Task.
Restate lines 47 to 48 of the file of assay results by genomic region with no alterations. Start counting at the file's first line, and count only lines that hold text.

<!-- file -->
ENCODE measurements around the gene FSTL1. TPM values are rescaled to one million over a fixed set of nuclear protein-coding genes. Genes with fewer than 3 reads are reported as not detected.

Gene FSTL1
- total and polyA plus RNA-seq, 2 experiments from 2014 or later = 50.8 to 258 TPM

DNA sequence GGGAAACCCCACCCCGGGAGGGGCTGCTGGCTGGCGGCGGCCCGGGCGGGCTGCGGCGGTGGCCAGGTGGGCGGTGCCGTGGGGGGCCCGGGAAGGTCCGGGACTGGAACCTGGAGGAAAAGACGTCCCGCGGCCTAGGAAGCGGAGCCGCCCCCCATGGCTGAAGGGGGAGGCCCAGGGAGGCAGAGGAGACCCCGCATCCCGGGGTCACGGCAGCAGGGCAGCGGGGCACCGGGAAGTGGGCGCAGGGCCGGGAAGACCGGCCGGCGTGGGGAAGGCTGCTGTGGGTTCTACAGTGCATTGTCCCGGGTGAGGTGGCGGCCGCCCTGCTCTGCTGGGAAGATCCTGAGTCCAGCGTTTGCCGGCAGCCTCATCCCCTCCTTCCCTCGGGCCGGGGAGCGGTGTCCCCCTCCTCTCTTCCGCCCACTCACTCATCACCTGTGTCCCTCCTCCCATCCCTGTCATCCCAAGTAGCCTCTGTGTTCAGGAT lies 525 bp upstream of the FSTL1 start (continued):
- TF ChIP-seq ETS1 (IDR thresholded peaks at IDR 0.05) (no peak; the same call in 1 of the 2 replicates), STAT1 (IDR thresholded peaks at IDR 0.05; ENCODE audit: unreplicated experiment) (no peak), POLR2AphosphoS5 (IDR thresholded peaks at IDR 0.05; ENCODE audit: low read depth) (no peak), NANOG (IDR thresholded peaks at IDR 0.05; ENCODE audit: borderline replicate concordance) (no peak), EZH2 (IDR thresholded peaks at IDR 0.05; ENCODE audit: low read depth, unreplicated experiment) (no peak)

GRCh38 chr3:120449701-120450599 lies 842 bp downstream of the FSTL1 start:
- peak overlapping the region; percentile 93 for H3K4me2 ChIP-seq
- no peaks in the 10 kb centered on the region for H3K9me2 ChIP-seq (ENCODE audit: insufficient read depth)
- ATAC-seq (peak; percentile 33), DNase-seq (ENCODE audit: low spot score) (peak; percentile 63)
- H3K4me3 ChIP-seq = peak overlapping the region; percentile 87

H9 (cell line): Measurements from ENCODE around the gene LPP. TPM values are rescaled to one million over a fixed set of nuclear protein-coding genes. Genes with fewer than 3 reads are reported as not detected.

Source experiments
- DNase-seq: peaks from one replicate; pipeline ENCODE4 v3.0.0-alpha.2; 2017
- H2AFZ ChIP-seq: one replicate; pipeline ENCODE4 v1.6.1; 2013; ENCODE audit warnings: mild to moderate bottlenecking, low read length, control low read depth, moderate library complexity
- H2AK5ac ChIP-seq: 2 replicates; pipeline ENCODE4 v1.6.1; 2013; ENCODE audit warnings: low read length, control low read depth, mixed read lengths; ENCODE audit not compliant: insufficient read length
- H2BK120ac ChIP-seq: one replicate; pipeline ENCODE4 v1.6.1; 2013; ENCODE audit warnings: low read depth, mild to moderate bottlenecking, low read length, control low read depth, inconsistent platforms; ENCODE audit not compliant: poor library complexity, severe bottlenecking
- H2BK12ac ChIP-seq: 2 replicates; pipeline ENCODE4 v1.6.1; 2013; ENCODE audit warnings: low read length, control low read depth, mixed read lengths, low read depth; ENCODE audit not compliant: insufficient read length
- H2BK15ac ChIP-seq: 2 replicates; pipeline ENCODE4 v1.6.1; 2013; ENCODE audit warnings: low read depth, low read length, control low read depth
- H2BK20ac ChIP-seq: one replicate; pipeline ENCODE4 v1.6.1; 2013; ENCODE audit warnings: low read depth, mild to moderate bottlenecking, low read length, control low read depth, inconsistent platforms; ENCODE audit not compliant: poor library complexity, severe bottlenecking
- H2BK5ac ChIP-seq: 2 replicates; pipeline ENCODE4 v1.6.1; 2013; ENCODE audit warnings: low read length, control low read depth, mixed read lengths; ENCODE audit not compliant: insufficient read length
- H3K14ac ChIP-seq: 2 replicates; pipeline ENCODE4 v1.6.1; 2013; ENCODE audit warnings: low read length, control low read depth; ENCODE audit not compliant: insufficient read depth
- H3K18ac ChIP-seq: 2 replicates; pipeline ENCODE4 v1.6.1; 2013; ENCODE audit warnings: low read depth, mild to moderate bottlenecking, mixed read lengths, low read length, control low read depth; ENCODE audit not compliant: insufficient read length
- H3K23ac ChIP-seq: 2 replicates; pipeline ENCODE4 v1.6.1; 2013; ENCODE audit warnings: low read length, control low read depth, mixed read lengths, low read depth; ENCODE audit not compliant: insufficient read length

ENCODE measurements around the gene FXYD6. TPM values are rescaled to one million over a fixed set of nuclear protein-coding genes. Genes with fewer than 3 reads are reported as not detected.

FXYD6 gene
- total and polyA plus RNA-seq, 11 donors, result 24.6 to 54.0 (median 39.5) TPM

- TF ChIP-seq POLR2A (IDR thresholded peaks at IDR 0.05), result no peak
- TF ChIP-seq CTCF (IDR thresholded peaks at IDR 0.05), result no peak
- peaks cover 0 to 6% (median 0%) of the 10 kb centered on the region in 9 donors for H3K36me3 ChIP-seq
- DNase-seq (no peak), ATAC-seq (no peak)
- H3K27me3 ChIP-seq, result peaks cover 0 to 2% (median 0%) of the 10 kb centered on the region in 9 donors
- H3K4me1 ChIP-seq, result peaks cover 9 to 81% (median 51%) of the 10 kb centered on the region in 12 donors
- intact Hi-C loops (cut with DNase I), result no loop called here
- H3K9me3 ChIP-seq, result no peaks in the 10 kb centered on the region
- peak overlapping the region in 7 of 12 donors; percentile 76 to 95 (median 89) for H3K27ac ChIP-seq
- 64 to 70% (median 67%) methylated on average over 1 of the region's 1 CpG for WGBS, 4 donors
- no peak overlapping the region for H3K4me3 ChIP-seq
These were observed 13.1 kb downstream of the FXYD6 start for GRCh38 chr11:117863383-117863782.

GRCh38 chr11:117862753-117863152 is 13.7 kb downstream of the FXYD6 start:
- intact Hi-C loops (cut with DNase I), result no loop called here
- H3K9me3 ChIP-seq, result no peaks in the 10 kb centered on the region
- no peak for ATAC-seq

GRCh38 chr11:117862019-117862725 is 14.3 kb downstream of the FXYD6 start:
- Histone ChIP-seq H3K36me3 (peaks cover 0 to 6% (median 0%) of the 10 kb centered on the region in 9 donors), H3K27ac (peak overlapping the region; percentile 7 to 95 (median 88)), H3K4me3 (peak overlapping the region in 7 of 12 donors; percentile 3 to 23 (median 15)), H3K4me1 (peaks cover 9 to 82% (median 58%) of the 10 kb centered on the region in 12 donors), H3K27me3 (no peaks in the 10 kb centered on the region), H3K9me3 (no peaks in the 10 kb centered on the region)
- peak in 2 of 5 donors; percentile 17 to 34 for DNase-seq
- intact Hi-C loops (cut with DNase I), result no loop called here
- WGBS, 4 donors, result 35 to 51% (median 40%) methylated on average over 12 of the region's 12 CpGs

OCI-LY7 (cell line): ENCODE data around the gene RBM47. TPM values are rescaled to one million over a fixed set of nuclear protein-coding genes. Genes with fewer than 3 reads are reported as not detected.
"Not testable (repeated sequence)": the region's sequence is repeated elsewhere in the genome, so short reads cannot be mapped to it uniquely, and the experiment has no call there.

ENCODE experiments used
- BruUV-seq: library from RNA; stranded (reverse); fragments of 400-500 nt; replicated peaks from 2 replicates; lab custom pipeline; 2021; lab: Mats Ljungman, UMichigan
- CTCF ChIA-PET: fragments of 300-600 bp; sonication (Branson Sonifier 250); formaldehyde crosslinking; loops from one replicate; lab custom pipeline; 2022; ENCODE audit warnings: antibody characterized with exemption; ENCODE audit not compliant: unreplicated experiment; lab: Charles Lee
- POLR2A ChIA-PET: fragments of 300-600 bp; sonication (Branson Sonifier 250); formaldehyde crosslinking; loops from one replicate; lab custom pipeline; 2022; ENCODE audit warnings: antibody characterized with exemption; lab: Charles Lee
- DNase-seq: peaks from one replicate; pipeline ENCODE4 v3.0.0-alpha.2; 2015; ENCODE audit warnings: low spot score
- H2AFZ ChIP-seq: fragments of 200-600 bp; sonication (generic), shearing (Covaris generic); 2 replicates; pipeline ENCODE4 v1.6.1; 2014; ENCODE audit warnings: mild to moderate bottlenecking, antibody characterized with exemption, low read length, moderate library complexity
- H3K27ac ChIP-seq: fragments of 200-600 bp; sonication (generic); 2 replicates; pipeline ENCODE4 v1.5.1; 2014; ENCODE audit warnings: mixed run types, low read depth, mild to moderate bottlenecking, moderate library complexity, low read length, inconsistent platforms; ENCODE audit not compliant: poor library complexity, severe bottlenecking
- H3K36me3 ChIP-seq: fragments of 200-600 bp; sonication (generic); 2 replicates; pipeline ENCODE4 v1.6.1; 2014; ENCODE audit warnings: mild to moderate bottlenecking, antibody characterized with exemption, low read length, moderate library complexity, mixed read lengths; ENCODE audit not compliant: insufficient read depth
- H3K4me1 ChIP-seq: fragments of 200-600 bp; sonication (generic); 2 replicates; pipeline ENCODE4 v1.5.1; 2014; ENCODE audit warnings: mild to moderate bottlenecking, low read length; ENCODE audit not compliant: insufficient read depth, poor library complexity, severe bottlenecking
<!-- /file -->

- WGBS, 4 donors, result 35 to 51% (median 40%) methylated on average over 12 of the region's 12 CpGs

OCI-LY7 (cell line): ENCODE data around the gene RBM47. TPM values are rescaled to one million over a fixed set of nuclear protein-coding genes. Genes with fewer than 3 reads are reported as not detected.